Sharon Bohnenberger says:

We have all experienced moments in our lives when our words seemed to fail us, and we could do nothing more than stand in absolute awe of Life. I have experienced this when standing on the beach at twilight as the first stars became visible, when sitting beside a mountain stream in the forest-filtered sunlight, or lying in a tube being pulled across a massive lake behind my dad’s boat. I know the science. I know what makes the stars shine and what makes a tree grow. I know how lakes are formed. None of that diminishes the wonder and beauty of all that surrounds me.

An old Native American proverb acknowledges that, “The Wind that gave me my first breath also received my last sigh.” I believe that we (every living thing on this planet) are far more connected than we have yet realized. Our lives, our words, our thoughts, our actions affect everyone and everything around us. Faith, for me, is trust in that connection. The Source of that awe, the Ground of Being (whatever that is) is where words fail and Life is experienced.

Imagine how vastly different the world would look if we realized our interconnectedness with all of life. What could be accomplished in terms of cleaning our environment, feeding our hungry, healing our sick, and sheltering our homeless if we would simply, and honestly, love each other? The sacred is here, now, in the dirt and the muck of everyday life. It is seen in the innocence of childhood, in the waves on the shore, in the man who gives up his life to save a stranger’s, in the mountain spring, but also in the homeless shelters, in the asylums, in the jailhouses, nursing homes and hospitals.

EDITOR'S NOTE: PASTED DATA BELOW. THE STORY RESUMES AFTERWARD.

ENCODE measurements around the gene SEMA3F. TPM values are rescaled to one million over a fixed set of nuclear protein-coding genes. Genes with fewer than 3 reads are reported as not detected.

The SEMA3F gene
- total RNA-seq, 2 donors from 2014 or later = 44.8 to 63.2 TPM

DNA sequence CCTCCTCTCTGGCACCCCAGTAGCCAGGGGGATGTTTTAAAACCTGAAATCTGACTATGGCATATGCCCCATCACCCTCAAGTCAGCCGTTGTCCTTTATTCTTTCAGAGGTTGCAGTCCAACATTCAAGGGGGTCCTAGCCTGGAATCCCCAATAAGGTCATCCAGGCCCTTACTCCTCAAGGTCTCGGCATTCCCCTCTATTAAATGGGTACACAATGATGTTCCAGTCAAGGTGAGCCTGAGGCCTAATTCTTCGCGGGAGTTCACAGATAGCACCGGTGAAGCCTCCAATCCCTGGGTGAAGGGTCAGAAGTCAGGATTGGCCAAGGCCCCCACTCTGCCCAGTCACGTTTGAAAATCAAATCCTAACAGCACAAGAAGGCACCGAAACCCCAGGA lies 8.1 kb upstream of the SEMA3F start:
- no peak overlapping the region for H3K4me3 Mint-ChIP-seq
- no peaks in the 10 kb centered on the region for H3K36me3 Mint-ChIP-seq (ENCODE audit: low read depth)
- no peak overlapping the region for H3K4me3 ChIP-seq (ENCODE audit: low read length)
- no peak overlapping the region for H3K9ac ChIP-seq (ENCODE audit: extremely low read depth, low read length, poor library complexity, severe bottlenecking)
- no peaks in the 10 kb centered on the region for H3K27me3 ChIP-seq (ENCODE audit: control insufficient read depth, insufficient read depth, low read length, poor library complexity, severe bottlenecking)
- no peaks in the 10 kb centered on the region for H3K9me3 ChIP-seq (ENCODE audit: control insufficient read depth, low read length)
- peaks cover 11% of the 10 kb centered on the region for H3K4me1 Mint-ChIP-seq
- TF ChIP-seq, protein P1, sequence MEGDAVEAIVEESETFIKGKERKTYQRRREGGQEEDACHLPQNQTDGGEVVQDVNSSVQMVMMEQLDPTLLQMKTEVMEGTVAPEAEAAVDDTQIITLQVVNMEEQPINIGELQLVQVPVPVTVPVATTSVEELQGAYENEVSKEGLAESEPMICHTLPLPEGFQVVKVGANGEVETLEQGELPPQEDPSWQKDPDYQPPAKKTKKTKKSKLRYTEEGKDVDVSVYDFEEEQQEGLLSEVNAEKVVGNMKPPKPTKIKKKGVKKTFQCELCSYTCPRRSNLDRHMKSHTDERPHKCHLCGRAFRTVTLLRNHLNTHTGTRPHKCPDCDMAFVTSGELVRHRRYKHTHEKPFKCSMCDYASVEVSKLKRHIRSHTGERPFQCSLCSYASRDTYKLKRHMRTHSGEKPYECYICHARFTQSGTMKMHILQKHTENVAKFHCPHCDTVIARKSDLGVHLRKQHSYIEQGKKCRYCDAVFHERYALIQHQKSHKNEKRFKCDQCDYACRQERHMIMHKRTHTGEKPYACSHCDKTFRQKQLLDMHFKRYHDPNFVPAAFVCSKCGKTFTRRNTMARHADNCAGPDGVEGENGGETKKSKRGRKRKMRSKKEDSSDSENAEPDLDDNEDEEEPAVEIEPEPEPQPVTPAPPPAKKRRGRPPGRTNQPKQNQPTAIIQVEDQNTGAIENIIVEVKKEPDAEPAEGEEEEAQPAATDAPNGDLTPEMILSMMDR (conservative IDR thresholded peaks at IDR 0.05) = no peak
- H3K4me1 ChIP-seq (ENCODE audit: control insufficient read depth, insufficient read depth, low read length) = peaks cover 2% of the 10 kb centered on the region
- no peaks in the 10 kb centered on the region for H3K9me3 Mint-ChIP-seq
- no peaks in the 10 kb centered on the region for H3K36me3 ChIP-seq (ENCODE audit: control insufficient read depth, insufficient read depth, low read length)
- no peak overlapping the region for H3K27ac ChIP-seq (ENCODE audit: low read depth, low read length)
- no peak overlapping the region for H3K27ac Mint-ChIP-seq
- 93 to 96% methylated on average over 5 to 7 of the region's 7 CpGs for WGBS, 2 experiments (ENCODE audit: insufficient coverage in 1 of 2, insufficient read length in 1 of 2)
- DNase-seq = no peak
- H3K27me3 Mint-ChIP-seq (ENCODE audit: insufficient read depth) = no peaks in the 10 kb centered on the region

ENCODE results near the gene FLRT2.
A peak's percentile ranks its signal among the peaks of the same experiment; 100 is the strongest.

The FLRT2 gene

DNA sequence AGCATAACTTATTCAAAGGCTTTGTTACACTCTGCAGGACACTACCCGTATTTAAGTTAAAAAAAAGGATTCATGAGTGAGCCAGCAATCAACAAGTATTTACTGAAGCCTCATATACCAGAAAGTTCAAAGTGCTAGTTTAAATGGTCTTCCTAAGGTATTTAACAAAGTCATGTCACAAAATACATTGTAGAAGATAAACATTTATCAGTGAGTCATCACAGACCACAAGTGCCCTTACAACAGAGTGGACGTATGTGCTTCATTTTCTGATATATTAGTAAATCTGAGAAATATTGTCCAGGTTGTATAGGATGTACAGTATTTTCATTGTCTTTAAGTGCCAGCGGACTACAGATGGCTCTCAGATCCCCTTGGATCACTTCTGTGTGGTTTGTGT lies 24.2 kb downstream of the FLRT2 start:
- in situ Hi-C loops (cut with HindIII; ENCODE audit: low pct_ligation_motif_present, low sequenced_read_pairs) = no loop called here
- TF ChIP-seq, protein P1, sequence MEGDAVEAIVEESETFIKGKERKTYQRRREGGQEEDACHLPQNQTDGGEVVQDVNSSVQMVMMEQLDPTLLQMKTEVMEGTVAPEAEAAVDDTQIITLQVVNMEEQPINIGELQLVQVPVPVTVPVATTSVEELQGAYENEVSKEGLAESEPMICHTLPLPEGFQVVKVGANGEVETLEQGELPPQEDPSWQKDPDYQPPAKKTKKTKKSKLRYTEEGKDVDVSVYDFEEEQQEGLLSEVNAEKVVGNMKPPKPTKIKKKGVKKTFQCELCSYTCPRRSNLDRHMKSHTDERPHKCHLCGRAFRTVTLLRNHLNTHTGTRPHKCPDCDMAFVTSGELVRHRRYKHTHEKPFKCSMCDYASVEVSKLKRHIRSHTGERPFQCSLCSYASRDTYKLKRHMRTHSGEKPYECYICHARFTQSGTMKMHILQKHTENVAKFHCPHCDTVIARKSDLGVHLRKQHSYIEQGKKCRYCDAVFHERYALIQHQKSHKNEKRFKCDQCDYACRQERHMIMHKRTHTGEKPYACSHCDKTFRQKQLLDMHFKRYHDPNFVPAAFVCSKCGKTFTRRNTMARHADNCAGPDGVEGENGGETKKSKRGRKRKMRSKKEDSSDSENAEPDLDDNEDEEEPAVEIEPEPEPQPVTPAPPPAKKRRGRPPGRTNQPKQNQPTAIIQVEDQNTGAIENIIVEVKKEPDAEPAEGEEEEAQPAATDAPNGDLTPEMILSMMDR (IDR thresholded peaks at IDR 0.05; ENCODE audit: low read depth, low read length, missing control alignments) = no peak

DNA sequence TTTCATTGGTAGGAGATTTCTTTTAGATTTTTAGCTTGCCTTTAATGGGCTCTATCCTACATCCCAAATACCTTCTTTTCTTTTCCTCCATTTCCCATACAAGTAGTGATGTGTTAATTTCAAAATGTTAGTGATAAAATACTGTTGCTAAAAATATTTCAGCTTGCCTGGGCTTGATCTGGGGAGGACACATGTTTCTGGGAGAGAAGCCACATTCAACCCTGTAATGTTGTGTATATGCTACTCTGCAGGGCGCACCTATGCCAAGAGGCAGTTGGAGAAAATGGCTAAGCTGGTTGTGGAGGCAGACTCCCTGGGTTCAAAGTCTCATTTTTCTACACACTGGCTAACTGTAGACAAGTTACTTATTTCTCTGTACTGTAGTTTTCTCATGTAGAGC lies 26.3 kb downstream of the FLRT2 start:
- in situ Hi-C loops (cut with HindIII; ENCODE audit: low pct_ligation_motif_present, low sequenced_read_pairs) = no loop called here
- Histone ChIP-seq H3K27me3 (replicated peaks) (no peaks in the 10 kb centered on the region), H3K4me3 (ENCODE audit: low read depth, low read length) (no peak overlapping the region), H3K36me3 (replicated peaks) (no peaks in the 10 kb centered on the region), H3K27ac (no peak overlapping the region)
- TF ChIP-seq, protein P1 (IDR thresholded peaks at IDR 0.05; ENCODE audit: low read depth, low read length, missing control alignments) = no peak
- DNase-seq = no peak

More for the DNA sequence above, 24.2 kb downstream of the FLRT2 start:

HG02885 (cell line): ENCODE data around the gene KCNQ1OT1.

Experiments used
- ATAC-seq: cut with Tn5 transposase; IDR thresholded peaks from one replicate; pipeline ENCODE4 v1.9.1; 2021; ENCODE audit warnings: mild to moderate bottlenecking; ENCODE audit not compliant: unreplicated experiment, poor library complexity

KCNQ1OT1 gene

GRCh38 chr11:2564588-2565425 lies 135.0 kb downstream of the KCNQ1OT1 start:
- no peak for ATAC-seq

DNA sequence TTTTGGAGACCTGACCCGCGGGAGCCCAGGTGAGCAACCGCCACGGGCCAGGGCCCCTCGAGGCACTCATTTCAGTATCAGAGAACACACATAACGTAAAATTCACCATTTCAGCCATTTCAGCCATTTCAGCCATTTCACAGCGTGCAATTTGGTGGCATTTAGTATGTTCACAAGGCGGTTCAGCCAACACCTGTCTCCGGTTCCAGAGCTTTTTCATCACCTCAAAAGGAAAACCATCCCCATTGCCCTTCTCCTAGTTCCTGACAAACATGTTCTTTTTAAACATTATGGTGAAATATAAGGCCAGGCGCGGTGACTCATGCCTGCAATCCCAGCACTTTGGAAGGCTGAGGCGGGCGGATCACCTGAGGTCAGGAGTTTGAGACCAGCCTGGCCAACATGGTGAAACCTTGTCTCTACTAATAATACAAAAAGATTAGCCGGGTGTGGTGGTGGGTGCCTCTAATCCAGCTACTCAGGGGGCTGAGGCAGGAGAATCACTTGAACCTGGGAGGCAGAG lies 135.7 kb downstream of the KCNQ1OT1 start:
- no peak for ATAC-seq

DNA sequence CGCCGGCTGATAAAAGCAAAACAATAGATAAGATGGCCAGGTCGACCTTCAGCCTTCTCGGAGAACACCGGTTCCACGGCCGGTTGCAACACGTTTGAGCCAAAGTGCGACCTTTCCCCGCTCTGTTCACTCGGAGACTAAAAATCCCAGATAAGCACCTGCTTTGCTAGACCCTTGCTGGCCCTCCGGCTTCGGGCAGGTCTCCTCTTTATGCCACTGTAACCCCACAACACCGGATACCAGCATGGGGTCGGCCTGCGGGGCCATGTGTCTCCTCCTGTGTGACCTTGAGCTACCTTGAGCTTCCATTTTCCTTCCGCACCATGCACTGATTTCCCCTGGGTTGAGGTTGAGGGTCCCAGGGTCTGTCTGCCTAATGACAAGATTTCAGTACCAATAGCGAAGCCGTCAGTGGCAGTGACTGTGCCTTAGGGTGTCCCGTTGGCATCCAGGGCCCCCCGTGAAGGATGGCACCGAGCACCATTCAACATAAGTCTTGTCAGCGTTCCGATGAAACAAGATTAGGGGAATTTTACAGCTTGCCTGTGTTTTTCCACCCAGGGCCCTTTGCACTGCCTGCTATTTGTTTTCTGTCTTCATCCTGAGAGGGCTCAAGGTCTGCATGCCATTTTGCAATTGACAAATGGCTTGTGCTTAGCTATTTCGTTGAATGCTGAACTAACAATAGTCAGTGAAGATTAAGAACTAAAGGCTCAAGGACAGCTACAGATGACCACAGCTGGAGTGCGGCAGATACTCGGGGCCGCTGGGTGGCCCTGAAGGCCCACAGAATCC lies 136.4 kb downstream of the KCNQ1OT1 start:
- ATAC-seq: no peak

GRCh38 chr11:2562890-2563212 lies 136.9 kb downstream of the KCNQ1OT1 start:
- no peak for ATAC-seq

There is nothing supernatural about it, except that most people do not consider it “natural” to love the entire world so much that you would give up everything you have for the life of another. Our lives consist of many small decisions that, in the end, either leave this world a better or worse place than when we found it. We die (as everything does) into the very Ground of Being, the Source of Life. We return from whence we came and continue nourishing new life. Life isn’t a holding pattern until we get to “a better place.” Life is our chance to make this a better place.

mythraeum says:

“I know the science. I know what makes the stars shine and what makes a tree grow. I know how lakes are formed. None of that diminishes the wonder and beauty of all that surrounds me.”